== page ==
It has been a volatile few weeks for the Loonie. Here are my reasons why we could see the Loonie go weaker especially against the Dollar.
1. Breaking down GDP
The growth in the real estate market means that GDP growth has a relatively high weighting towards certain sectors. These include construction, broker dealer fees, real estate rental, etc.
The growth of the "Real Estate Rental & Leasing" sector has been growing from a low 10.83% in July-2000 to 12.92% as per the May-2017. Canadian housing broker commissions as a percentage of GDP has recently reached just below 2%.
Prices following the implementation of foreign tax and China's capital controls have provided drag in the momentum of the property market. Signs of this detrition can be seen in the recent Building Permits which lagged expectations; -5.5% vs. an expected -1.0%
Oil and gas have somewhat stabilized despite the relatively low oil prices, but I do not see it picking up the slack for the weakening fundamentals in the property sector.
I expect the property market to drag on the economy going forward (more on this below), so we are likely to see a further decline in the GDP numbers in the coming prints.
2. Balance of Trade, U.S. impact
Since January, the USD/CAD has declined by over 10%. When you suddenly have a drastically stronger currency vis-à-vis your largest trading partner, basic economics will tell you the balance of demand and supply will be affected.
The higher prices realized by currency moves will result in lower demand for your products while your exports look expensive, making demand drop.
75% of Canadian exports go to the U.S., while 66% of Canadian imports are from the U.S. This balance is also not in favor of Canada, having a declining trade Surplus to the U.S. which looks to weaken further in light of the above evidence.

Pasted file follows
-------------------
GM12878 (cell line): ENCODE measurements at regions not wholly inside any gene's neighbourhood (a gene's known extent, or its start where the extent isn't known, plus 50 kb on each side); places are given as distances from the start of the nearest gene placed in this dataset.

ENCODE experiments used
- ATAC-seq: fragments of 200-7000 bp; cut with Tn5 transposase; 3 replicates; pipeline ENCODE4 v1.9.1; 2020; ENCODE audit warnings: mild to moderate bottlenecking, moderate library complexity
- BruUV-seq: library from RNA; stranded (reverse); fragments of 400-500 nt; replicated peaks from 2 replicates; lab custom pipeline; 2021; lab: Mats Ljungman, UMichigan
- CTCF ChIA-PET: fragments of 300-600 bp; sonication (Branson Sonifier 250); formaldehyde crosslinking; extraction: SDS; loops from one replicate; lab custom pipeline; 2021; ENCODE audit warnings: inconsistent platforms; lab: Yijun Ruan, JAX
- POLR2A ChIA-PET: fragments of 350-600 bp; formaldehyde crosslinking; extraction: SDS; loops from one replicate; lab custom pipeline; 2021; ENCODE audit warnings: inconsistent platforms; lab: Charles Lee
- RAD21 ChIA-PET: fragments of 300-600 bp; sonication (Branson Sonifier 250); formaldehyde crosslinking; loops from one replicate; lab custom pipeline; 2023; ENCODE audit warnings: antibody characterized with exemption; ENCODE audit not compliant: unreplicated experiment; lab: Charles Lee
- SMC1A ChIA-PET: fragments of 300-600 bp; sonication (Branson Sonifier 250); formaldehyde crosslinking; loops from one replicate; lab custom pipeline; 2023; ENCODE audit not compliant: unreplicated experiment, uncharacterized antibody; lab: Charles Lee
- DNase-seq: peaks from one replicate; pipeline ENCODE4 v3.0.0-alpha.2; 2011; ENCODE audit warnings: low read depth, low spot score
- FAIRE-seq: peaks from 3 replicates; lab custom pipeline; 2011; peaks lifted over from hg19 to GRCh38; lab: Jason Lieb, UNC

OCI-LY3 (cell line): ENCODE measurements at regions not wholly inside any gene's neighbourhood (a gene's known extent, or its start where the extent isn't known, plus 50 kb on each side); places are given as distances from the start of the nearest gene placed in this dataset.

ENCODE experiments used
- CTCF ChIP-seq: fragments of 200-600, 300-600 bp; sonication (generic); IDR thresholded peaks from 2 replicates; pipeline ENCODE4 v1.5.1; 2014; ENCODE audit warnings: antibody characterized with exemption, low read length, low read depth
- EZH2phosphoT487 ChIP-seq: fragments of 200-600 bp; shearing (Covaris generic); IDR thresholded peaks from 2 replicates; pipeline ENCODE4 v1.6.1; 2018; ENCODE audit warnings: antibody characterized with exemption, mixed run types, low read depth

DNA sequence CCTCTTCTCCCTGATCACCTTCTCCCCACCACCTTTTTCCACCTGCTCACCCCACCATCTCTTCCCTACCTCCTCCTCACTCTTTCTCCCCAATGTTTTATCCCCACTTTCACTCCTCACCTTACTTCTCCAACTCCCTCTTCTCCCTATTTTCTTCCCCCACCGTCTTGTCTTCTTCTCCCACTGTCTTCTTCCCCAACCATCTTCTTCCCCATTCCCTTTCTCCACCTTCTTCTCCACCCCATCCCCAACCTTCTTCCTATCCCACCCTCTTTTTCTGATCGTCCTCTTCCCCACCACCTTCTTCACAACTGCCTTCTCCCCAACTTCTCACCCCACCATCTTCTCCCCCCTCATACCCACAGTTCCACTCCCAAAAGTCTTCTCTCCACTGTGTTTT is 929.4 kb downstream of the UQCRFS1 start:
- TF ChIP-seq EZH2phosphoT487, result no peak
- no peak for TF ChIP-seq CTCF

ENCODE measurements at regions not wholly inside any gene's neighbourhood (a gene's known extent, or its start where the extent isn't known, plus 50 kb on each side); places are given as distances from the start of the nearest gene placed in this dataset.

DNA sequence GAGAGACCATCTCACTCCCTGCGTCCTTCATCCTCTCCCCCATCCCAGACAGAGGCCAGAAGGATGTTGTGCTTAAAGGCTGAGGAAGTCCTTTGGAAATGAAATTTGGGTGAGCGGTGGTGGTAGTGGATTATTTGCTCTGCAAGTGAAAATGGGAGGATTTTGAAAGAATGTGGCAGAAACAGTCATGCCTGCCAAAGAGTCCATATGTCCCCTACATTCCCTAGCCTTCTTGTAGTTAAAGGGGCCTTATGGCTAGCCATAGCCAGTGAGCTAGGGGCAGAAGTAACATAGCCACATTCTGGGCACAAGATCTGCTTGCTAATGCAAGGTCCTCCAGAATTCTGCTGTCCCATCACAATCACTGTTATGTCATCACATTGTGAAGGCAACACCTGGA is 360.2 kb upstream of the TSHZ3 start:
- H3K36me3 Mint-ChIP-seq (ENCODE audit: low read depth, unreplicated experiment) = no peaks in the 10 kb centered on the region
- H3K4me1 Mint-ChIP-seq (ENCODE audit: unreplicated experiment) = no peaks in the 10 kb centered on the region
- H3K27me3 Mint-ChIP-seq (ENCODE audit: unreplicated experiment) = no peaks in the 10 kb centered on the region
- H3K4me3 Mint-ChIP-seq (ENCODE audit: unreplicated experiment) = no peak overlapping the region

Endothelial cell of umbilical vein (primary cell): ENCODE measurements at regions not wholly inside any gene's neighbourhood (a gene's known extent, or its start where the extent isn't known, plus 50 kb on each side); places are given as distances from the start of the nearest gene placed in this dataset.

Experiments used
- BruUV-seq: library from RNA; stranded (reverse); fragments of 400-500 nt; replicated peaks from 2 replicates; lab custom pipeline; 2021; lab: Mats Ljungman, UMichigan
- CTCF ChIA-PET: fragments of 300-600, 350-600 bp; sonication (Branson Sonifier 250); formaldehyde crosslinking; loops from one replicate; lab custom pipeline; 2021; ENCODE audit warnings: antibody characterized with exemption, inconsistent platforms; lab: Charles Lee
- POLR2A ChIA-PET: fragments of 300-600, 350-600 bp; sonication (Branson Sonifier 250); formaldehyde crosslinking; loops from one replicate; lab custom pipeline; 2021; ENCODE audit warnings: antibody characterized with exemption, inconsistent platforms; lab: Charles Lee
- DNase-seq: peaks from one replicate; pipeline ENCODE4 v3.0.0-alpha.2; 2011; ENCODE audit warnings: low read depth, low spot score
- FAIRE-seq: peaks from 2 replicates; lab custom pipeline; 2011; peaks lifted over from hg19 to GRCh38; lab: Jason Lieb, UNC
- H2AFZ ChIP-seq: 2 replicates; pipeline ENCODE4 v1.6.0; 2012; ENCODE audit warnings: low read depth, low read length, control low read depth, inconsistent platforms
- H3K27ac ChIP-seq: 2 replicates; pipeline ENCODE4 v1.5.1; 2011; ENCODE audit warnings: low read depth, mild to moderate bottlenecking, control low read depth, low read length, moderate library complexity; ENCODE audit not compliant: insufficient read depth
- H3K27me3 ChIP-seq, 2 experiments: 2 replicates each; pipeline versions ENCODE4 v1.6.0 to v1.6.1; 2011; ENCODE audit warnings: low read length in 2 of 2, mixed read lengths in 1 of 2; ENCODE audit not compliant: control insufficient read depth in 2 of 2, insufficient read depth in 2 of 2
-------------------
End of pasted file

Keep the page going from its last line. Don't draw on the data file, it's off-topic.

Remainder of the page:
2.5. Potential Black swan - Housing Bubble
If one were to do any form of research into the Canadian economy, there is little doubt there will be questions raised regarding the state of the housing market.
This outcome is not something that can be ignored, especially given the meteoric rise in the housing prices. Particularly when comparing the Canadian housing market against the U.S. market.
This increase could be attributed to high levels of speculation. The significant difference between Vancouver vs. Halifax could be evidence of the investor preference for more populated cities.
Source: Housing Price Index
Some pundits are raising questions about the ability of homeowners to finance their debts with the two recent rate hikes.
While I am a proponent of Ray Dalio's debt cycle theory (I know this thought can be traced back to Ludwig von Mises and Friedrich Hayek), it is the one that is most familiar to me. But if there is one lesson that I have learned particularly this year, it is that something overvalued can get even more exaggerated.
What will cause the bubble to pop? In the U.S. mortgage bubble and the Japan property bubble, each had a tipping point. I do not see it yet for Canada.
- LTV per household ratios appears fine
- Default rates are low
- Ability to pay debts remains "easy" due to low interest rates
Some point to the higher interest rates after the recent two rate hikes as a potential problem.
However, a typical mortgage structure in Canada is a 25-year loan with a 5-year initial fixed lending rate. Meaning, existing homeowners will not be affected for the next few years.
The bubble could have systemic effects then, but it does not appear to be now.
If the speculation market is so rampant by Chinese buyers, I do see a potential risk of devaluation in the Chinese Yuan after the recent electoral. However, I do not have evidence of this at the moment.
I am personally a believer in a stronger dollar going forward, this due to Triffin Paradox and the impact of the Euro Dollar Market.
As at the time of writing the 1.2770 level appears to be a potential neckline, providing an extention to 1.3423 levels. However, i would like to see more consolidation to confirm the neckline befpre committing.
Regardless of a potential black swan event, the slowing housing market will inevitably affect GDP; the stronger Loonie also does not look favorable for trade. These factors provide evidence for me to target a short-term weaker Loonie.
Disclosure: I/we have no positions in any stocks mentioned, but may initiate a long position in FXC over the next 72 hours.
I wrote this article myself, and it expresses my own opinions. I am not receiving compensation for it (other than from Seeking Alpha). I have no business relationship with any company whose stock is mentioned in this article.